It was a case of the bearded English entrepreneur who got away. Unveiling Qantas’s new advertising campaign on Friday, its executive manager of marketing, Lewis Pullen, said he spotted Richard Branson board one of the Flying Roo’s planes in Auckland during the Rugby World Cup last year. ”I saw Branson get on a Qantas plane coming back from the World Cup and I tried to take his photo,” he said. ”I wished I could have got that photo.”
He recalled the event after he was asked whether he would be willing to put the name of Virgin Australia’s biggest shareholder on one of its planes as part of its new advertising campaign. ”That would be great. It would be a wonderful story,” he said.
Qantas’s new campaign, which relies heavily on social media, involves adding ”ns” to its tagline the ”Spirit of Australia” on an A380 and a Boeing 737 aircraft (so it now reads ”Spirit of Australians”).
In the next fortnight, Qantas will give hundreds of Australians a chance to have their name emblazoned on the side of one of the planes.
Pullen was keen to dispel the ”elephant in the room” that Qantas would ditch its ”I still call Australia home” tagline. He made it clear that Qantas will be saving the ”quasi-national anthem” for special events, like the Olympics, rather than trotting it out on more regular occasions.
Virgin, meanwhile, put its own spin on the sighting of Sir Richard. A spokeswoman confirmed that the Virgin founder had flown on Qantas in the past because he ”often wants to check out the competitors”.
”He loves it because he likes to see the difference between them and us,” she said.
There appears to be a wonky calculator on the loose in the Taxation Office. Let’s just hope the ATO is more accurate in its assessment of the appropriate level of franking in dividends than some of the examples provided in a long-awaited ruling last week.
In a ruling on Thursday that is sure to please most company bean counters in their busiest period of the year, and retirees who are increasingly dependent on dividend income, the ATO announced significant changes to the tax treatment of dividends.
The ruling, which could affect whether dividends can be paid and or franked by companies with accumulated losses, offered numerous examples on how the new rules would be applied.
In one example, in the ruling of a hypothetical company called Upwey Ltd, the ATO showed its arithmetic prowess by calculating that $190 of share capital, added with minus $40 of accumulated losses plus $30 of ”permanent and unrealised capital profit reserve” equalled $280 of total equity.
Then there was the example of Pilbara Ltd. The ATO calculated the company’s $100 of assets and $30 of property plant and equipment added up to $100. Some companies caught out with typographical errors in their accounts might be asking the taxman to be a little more forgiving this season.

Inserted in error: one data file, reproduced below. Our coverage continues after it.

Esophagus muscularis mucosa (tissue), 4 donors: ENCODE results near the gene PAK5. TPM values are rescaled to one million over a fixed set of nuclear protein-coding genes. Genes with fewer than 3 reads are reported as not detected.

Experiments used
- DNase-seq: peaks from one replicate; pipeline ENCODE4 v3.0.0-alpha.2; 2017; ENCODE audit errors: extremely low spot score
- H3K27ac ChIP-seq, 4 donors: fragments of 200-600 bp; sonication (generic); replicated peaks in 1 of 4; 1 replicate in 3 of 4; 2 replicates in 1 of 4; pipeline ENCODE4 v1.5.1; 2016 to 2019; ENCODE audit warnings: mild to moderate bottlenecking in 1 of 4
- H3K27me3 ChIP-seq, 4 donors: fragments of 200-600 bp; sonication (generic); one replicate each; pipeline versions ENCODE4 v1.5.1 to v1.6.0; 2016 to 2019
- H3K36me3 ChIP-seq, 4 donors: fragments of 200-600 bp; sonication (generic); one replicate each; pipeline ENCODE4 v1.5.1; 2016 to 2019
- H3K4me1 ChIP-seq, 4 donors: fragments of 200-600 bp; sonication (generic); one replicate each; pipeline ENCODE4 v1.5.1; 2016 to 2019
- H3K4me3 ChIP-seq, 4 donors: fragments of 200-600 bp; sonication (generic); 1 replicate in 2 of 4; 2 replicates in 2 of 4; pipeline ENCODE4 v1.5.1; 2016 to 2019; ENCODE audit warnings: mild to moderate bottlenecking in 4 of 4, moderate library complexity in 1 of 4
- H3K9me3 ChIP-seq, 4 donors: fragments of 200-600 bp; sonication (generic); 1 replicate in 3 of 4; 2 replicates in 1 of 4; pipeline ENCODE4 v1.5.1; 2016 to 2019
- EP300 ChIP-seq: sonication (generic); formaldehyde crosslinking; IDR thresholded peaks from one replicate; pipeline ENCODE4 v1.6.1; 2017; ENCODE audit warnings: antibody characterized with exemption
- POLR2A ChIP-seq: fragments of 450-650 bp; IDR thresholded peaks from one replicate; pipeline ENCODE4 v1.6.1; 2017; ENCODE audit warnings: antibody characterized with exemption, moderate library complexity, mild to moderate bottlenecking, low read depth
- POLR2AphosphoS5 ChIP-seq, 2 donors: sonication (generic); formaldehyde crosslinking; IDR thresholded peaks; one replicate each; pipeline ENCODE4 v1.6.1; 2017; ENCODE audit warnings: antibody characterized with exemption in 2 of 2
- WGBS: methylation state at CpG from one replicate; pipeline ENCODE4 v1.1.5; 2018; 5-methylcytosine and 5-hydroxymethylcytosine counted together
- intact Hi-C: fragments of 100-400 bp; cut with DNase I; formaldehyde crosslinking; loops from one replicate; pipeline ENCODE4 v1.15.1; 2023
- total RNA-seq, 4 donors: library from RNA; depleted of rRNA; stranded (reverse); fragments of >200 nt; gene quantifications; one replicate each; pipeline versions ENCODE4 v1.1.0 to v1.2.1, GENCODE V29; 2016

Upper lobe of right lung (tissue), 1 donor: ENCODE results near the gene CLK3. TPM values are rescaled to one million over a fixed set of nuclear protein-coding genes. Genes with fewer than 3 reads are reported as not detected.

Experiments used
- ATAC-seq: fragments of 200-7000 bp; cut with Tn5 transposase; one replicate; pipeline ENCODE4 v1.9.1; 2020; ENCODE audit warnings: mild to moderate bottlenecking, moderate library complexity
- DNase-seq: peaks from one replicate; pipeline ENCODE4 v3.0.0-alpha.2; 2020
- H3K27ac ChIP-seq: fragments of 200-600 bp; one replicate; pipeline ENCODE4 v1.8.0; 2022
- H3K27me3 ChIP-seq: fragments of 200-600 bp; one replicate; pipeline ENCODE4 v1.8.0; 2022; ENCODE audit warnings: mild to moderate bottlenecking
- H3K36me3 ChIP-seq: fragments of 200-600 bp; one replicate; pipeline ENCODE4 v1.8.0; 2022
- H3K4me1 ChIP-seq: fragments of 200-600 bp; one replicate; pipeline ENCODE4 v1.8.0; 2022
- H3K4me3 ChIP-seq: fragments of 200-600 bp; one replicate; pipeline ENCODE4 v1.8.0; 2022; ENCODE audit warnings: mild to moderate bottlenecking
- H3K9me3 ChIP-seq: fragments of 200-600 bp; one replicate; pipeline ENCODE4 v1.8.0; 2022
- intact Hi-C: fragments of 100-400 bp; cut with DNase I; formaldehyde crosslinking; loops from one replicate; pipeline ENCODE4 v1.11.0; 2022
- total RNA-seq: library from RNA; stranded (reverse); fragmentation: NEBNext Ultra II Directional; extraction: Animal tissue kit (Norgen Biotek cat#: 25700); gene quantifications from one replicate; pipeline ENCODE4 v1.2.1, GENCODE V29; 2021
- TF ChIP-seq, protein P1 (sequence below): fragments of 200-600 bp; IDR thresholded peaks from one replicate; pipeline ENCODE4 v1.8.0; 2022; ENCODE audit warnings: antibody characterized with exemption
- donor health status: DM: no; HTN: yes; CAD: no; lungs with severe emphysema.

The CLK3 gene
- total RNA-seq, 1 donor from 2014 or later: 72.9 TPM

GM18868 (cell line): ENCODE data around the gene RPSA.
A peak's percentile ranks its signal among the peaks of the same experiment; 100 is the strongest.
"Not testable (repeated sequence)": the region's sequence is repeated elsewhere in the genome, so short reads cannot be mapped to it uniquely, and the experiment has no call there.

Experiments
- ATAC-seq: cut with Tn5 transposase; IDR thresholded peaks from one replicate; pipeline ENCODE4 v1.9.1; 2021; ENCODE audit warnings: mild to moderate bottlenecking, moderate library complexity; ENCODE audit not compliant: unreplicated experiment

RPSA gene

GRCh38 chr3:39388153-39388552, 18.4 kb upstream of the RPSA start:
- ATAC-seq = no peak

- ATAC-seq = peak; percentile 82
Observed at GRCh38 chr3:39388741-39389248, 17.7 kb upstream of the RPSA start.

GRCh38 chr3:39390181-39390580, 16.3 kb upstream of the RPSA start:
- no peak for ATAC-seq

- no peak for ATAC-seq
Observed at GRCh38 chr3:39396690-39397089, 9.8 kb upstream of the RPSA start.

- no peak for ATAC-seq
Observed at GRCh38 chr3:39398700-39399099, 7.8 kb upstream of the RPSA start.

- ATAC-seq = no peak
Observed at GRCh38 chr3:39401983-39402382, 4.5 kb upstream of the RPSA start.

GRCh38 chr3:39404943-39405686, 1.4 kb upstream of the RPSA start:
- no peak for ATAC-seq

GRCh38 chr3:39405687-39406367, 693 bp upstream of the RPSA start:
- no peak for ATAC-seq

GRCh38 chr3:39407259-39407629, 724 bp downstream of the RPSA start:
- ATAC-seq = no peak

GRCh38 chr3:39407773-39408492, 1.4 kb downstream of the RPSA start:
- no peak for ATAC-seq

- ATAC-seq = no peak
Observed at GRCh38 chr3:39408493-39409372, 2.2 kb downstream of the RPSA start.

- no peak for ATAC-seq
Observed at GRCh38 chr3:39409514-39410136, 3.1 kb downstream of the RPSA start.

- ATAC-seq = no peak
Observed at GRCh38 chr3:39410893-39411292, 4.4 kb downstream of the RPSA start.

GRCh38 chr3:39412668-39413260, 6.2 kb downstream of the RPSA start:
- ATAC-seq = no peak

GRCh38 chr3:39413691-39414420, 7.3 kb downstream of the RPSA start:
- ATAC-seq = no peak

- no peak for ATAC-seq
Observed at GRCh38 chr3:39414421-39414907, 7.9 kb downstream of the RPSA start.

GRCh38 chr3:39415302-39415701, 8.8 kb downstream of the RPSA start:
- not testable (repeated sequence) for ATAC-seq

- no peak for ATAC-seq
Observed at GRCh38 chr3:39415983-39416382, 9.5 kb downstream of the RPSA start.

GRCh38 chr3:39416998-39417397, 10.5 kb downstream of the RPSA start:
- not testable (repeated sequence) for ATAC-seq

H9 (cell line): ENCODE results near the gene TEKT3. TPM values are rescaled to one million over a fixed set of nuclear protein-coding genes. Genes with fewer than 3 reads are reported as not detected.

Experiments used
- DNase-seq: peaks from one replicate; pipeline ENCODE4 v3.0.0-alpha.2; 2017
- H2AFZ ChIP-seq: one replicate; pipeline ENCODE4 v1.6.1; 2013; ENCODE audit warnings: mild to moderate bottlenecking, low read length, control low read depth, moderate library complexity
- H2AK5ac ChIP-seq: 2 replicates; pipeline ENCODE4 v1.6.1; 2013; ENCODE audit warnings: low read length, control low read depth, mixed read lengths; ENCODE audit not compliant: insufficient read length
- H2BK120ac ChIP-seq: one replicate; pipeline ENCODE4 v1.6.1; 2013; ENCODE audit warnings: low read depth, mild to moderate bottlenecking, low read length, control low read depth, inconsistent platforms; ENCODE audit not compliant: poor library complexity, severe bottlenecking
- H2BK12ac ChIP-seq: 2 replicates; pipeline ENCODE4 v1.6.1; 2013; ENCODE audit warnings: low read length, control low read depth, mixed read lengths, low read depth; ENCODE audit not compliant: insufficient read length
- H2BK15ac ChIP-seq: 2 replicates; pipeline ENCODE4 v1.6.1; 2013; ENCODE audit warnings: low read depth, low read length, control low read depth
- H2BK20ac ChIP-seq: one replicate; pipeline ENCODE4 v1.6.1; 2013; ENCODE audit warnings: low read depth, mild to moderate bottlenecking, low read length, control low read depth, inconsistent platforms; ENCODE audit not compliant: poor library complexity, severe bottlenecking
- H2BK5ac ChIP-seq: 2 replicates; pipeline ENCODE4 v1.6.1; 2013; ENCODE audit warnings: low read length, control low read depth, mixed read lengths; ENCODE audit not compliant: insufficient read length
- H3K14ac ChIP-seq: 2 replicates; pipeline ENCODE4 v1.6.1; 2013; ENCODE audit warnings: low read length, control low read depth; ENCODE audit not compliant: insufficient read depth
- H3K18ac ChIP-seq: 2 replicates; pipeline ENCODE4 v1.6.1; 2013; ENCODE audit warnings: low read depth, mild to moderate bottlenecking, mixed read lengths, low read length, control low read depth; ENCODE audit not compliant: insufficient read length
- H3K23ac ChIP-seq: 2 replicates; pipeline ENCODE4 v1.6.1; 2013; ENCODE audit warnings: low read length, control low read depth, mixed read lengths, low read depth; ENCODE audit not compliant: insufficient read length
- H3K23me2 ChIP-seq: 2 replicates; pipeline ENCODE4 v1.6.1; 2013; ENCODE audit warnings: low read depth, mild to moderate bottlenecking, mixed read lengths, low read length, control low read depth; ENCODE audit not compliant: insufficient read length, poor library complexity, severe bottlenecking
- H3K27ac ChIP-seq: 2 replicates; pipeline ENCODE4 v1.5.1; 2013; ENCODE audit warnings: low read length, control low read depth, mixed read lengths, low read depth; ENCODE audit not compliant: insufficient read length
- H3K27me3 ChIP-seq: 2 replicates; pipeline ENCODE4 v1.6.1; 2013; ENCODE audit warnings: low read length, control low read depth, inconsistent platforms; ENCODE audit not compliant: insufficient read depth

Friend or foe?
One newspaper proprietor seems to be taking the troubles at Fairfax Media, the publisher of this column, particularly hard. ”I hope they find their way through,” News Corporation’s head honcho, Rupert Murdoch, said at a media conference on Friday, when his company announced the planned separation of its entertainment and publishing businesses.
”I am aware of the situation at Fairfax and I do not want our papers to become monopolies,” Murdoch explained about the tricky position that his newspapers such as the NT News and The Australian could be put in if they had no rivals competing for advertising dollars and readers.
”That would make us a great political target,” he said.
Murdoch’s new found empathy for Fairfax was on show early last week when he tweeted: ”Understand lefties worried about Gina [Rinehart].”
The last highly publicised comment Murdoch made about Fairfax was in March when he tweeted his views on a story published in The Australian Financial Review about past shenanigans at one of News Corp’s subsidiaries that allegedly promoted high-tech piracy that damaged the profits of its pay-TV rivals.
”Proof you can’t trust anything in Australian Fairfax papers, unless you are just another crazy,” Murdoch tweeted.
The ”hoax” $1.65 billion takeover bid for David Jones is not all bad news.
On Friday, the department store operator said that ”a UK blog site has released the name of EB Private Equity (EBPE) as the party that has made an approach to David Jones Limited to acquire the company”.
Earlier in the day, David Jones’s chairman, Bob Savage, noted how the company had received a ”letter” (aka, an email) from the takeover suitor, which left no telephone number.
At least the takeover ”offer”, which helped DJs’ shares to rise 15 per cent on the last business day of the financial year, would have pleased some fund managers keen to repair their battered portfolios.
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This story Administrator ready to work first appeared on Nanjing Night Net.